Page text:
baby getting checked by doctor
baby getting checked by doctor
baby getting checked by doctor


When a baby breathes louder than average, it may be the first sign of laryngomalacia (pronounced la-ring-oh-ma-lay-shia), a birth defect that results in a partial blockage of the voice box. Laryngomalacia is the most common cause of noisy breathing in infants.

What You Need to Know

  • Laryngomalacia, also known as floppy voice box, can produce a characteristic noise when your baby is breathing in or eating.
  • Generally speaking, laryngomalacia is mild and doesn’t affect the baby’s ability to breathe, feed and grow.
  • In most cases, laryngomalacia will go away on its own.

What is laryngomalacia?

Laryngomalacia is a congenital condition (present at birth) in which the tissue directly above the vocal cords is softer than usual. When the baby takes a breath, the softness of the tissue flaps in the airway. This can cause a partial blockage of the airway, which results in noisy breathing, particularly when babies are on their back.

Laryngomalacia Symptoms

Symptoms of laryngomalacia can be mild, moderate or severe. If the baby has mild, moderate, or severe symptoms, contact their pediatrician.

Mild and Moderate Laryngomalacia Symptoms

Stridor, a noisy, wheeze-like sound during breathing, is the most common symptom. Stridor can worsen during the baby’s first few months of life, but it should resolve before their second birthday. In most cases, the baby will not have any trouble eating or breathing.

If the infant has a mild or moderate form of laryngomalacia, their breathing gets louder when doing activities such as:

  • Eating
  • Lying down
  • Sleeping
  • Crying

Severe Laryngomalacia Symptoms

If the baby has a severe form of laryngomalacia, their symptoms can include the following in addition to stridor:

  • Difficulty swallowing
  • Long pauses in breathing (apnea)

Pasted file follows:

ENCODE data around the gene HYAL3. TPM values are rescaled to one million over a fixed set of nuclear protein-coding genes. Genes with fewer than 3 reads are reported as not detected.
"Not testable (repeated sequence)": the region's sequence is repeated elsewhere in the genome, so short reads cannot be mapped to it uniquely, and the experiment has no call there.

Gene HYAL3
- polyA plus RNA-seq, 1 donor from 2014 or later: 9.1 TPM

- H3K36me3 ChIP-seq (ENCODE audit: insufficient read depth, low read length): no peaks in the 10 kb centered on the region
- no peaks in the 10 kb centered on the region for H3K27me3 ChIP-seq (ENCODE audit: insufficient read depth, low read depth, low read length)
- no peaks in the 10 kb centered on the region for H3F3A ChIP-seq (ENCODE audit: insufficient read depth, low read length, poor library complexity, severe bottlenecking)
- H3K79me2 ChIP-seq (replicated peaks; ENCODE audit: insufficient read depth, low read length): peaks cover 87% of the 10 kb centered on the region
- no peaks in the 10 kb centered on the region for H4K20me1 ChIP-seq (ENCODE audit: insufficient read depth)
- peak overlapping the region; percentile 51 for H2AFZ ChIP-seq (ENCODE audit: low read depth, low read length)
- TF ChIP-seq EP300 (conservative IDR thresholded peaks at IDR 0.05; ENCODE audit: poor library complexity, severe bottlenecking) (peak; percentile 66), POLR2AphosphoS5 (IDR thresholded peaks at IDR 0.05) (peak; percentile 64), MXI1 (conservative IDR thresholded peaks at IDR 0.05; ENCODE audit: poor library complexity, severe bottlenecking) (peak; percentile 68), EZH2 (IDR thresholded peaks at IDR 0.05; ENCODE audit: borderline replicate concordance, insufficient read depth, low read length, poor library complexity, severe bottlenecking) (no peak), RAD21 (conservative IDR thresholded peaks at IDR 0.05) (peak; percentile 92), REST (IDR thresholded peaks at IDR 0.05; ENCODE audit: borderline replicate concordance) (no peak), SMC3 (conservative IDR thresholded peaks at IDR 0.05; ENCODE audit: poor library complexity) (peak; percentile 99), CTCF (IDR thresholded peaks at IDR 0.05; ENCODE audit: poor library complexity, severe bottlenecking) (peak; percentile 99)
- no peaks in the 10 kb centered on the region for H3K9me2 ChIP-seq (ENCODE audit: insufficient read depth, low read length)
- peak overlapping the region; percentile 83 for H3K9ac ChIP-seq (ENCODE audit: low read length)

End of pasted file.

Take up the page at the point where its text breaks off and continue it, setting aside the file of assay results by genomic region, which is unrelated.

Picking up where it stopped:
• A bluish skin hue (cyanosis)
  • Pulling of food into the lungs when breathing (aspiration)
  • Feeding problems
  • Chronic acid reflux (gastroesophageal reflux disease, also known as GERD)
  • Poor weight gain

If the baby is experiencing these severe symptoms, contact their pediatrician.

Respiratory distress is another severe symptom, but should be handled by taking the baby to the emergency room

Life Threatening Laryngomalacia Symptoms

Parents should take their baby to the emergency room immediately if the baby experiences:

  • Prolonged pauses when breathing or apneic episodes
  • Blue discoloration around the lips

Is laryngomalacia life threatening?

Laryngomalacia is usually not life threatening. In most cases, the baby can breathe when experiencing laryngomalacia, though parents should consider scheduling an appointment with the baby’s pediatrician for an examination and treatment recommendations. If the baby develops symptoms suddenly or has GERD, parents should contact the child’s pediatrician.

Diagnosing Laryngomalacia

Usually, a pediatric otolaryngologist — an ear, nose and throat (ENT) specialist — makes the diagnosis of laryngomalacia, and will thoroughly review medical history and perform a physical examination. Your baby’s airway is typically evaluated with an in-office laryngoscopy, which includes the use of a small camera scope in the baby’s nose to look at the larynx and vocal cords.

Laryngomalacia Treatment

Most cases of laryngomalacia resolve without treatment intervention before the infant reaches 18 months of age. If the baby experiences GERD, the pediatrician may provide an anti-reflux medication.

In cases in which the baby has trouble breathing or is not gaining weight appropriately as a result of laryngomalacia, the doctor may decide that surgery is required. Severe cases may require supraglottoplasty, a surgery during which the area above the vocal cords is opened by cutting the folds of the tissue. This surgery should improve both feeding and breathing for the baby.

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